The next morning, when we got up Yoel was very pale, but I thought he was just tired from the boat journey. We had breakfast in the company of Francis’ Japanese fiancé, got some provisions for our last train journey and met up with another friend from our time at Brockwood for a delicious Indian meal. It was so nice to see Suryanto after twenty-eight years. Suryanto was my first roommate at Brockwood and it felt a bit surreal to meet him after all this time with his young family.


Unfortunately, Yoel did not really join in the conversations as he was sick and decided not to eat. In fact he slept through the lunch in a somewhat noisy restaurant. It was the first and last time that Yoel got ill during our fifty-two days journey – he blames it on traveling third class on the ship! Choosing to travel third class had not simply been to save money, but for us to understand what the majority world experiences on a daily basis in mass public transport. In contrast and contrary to what I had expected, the Indonesian rail service was very clean and well organised. Given that Java is the most populated island in the world and having experienced trains in India, it was quite a surprise to witness a cleaner and more efficient service than the one in Britain. As soon as we got on the train, Yoel was already much better; he did not eat anything and slept a little once the TV screens were switched off. The train was air-conditioned and it was the last time we had to wear our fleeces and use blankets.


We arrived in Surabaya in the middle of night and waited in a comfortable waiting room for our next train. At around eight o’clock in the morning, we were amused by a live band in the inner gardens of the station. The standard of the band was very good and they were playing an amazing repertoire of pop music ranging from the Beatles to Steely Dan, with few Indonesians and contemporary songs in the mix.


Thankfully, our next train did not have TV screens and we were able to enjoy the landscape unfolding in front of our eyes: the more east we went the more rural it became.



IMG_6731We arrived in Banyuwangi at around four in the afternoon. Stepping out of the train felt somewhat symbolic: our journey was coming to an end and we were just a ferry crossing away from Bali. The western tip of Bali is only two and half kilometres from Java and it felt like we could swimming across the calm stretch of sea!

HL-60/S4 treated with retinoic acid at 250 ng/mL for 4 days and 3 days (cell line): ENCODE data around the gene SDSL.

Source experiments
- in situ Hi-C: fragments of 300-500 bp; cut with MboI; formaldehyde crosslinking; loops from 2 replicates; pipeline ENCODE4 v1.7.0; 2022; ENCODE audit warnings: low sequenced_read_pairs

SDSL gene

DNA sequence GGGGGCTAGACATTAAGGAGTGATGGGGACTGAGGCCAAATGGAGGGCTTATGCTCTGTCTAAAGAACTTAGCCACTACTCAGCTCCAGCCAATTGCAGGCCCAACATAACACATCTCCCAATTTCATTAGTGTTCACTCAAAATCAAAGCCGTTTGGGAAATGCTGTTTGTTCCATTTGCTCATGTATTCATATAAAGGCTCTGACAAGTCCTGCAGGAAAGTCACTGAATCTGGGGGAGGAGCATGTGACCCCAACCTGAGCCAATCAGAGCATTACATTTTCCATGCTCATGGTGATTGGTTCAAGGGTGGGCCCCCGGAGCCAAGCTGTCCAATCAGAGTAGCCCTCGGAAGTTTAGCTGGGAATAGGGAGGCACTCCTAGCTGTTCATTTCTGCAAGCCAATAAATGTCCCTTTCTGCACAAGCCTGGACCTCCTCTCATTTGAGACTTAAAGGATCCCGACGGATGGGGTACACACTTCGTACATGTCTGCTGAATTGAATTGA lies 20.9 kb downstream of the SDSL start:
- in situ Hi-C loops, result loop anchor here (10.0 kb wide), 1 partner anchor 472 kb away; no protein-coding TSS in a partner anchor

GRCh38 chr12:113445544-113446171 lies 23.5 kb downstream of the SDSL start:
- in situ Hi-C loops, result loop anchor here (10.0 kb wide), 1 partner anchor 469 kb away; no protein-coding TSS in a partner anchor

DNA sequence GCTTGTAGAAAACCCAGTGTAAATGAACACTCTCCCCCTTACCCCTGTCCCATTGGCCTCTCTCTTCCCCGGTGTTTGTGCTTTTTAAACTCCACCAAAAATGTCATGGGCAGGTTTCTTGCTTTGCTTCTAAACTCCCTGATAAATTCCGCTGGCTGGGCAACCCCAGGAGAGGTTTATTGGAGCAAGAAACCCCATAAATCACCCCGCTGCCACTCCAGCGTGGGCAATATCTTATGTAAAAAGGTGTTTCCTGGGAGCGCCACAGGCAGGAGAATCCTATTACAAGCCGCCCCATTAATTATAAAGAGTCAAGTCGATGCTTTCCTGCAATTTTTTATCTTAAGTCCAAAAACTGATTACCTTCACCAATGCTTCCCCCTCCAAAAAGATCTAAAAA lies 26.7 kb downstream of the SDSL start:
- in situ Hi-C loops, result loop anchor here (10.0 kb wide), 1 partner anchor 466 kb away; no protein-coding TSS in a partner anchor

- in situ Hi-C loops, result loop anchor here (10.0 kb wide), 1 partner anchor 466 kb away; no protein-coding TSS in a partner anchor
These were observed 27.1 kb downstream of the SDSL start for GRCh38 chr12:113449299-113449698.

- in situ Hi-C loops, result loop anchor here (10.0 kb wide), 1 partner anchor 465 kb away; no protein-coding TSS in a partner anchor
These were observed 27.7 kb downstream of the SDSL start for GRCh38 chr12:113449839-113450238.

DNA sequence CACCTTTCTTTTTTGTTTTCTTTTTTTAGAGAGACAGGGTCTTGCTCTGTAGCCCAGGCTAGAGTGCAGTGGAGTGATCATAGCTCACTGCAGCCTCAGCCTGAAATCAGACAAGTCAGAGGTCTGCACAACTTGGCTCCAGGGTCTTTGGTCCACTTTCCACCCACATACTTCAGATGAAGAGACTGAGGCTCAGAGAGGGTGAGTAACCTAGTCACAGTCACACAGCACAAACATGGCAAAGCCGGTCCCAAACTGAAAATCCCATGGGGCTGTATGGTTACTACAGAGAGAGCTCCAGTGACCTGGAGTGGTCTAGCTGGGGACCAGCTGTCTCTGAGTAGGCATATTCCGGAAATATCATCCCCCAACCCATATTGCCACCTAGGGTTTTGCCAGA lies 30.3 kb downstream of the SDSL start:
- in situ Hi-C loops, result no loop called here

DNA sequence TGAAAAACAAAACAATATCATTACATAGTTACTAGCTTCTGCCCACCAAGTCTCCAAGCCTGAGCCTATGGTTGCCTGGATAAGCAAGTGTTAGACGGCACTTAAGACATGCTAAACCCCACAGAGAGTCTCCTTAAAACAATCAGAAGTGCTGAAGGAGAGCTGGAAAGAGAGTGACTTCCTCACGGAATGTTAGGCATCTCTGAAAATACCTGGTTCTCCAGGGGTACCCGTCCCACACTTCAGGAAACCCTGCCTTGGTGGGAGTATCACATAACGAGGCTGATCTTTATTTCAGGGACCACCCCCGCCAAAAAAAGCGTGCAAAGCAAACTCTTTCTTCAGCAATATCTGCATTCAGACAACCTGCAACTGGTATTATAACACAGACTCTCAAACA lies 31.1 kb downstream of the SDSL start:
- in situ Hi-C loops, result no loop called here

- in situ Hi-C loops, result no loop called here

We were so close yet so far, the many ferries were competing for the two docking places and it was fascinating to see them dance as if they were bees coming back to the hive. While we were waiting for our turn, I asked Yoel to pose with the shore of Bali in the background – he was not amused.


On arrival in Gillimanuk, the cameras were put away and we had to think on our feet. The day was coming to a close, school was starting the next morning and we had no clue how we would reach South Bali. There were no bus terminals, no taxis, just a pack load of commuters either on their motor-scouters or in their Toyotas or Suzukis vehicles and lots of truck drivers. It was clear that not too many foreign visitors came to Bali this way. The place was not exactly beautiful, the hills in the distance were green but in front we could not avoid noticing the usual roadside development, the litter, and the traffic. Not exactly an anti climax – but not the Bali of our dreams.

After asking few people in the streets and vendors – uttering “Dempasar”, someone finally pointed to a fully packed minibus that was just about to go. The driver got out put our luggage on the roof and asked some of the passengers to squeeze at the back so we could be have the tiny bench that was facing the door. The old minibus, which we later learnt is locally called a Bemo,  had the ‘signature’ broken side door that remains opened at all times. Prior to leaving on the very last leg of the journey, I took a blurry snapshot of Yoel smiling at the situation. For the next four hours we clung to our lives, watching the roadside continuum and the tarmac rushing under our feet. 

Four hours on a Bemo

We reached our final destination at 10:30 at night after being picked up in Dempasar by Madé, the driver of our German friends who were hosting us. Yoel would have to get up at 6:30 the next morning to start his Green School learning adventure.

Mission accomplished in 52 days – door to door.